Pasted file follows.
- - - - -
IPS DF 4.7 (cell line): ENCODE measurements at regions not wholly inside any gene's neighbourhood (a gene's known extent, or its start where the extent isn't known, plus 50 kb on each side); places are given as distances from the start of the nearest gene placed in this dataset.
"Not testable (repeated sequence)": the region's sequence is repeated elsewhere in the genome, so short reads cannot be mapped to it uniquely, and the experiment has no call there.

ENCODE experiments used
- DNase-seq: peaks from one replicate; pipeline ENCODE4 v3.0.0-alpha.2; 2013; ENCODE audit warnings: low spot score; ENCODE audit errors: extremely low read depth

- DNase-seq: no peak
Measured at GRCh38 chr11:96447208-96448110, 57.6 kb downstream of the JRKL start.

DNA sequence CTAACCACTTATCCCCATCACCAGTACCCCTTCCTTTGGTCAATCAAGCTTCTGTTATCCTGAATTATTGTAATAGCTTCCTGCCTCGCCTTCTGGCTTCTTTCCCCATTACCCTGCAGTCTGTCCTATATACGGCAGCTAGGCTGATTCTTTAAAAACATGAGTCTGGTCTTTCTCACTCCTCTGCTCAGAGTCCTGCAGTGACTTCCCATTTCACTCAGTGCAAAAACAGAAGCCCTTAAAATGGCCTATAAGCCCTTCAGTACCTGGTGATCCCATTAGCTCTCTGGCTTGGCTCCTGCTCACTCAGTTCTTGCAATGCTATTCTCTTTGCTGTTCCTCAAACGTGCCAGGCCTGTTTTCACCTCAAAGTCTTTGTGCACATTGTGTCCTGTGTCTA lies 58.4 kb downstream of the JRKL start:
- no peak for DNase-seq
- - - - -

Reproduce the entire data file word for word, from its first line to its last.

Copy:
IPS DF 4.7 (cell line): ENCODE measurements at regions not wholly inside any gene's neighbourhood (a gene's known extent, or its start where the extent isn't known, plus 50 kb on each side); places are given as distances from the start of the nearest gene placed in this dataset.
"Not testable (repeated sequence)": the region's sequence is repeated elsewhere in the genome, so short reads cannot be mapped to it uniquely, and the experiment has no call there.

ENCODE experiments used
- DNase-seq: peaks from one replicate; pipeline ENCODE4 v3.0.0-alpha.2; 2013; ENCODE audit warnings: low spot score; ENCODE audit errors: extremely low read depth

- DNase-seq: no peak
Measured at GRCh38 chr11:96447208-96448110, 57.6 kb downstream of the JRKL start.

DNA sequence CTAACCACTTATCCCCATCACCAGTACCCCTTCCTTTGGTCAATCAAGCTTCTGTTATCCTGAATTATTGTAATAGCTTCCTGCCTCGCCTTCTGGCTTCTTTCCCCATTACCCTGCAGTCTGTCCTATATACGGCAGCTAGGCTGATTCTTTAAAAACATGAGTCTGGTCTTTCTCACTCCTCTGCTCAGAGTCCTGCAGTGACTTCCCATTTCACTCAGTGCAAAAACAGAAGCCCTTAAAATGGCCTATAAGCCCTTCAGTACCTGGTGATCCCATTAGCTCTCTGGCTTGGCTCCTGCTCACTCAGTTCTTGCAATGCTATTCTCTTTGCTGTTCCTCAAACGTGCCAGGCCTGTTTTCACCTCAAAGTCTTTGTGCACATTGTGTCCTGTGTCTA lies 58.4 kb downstream of the JRKL start:
- no peak for DNase-seq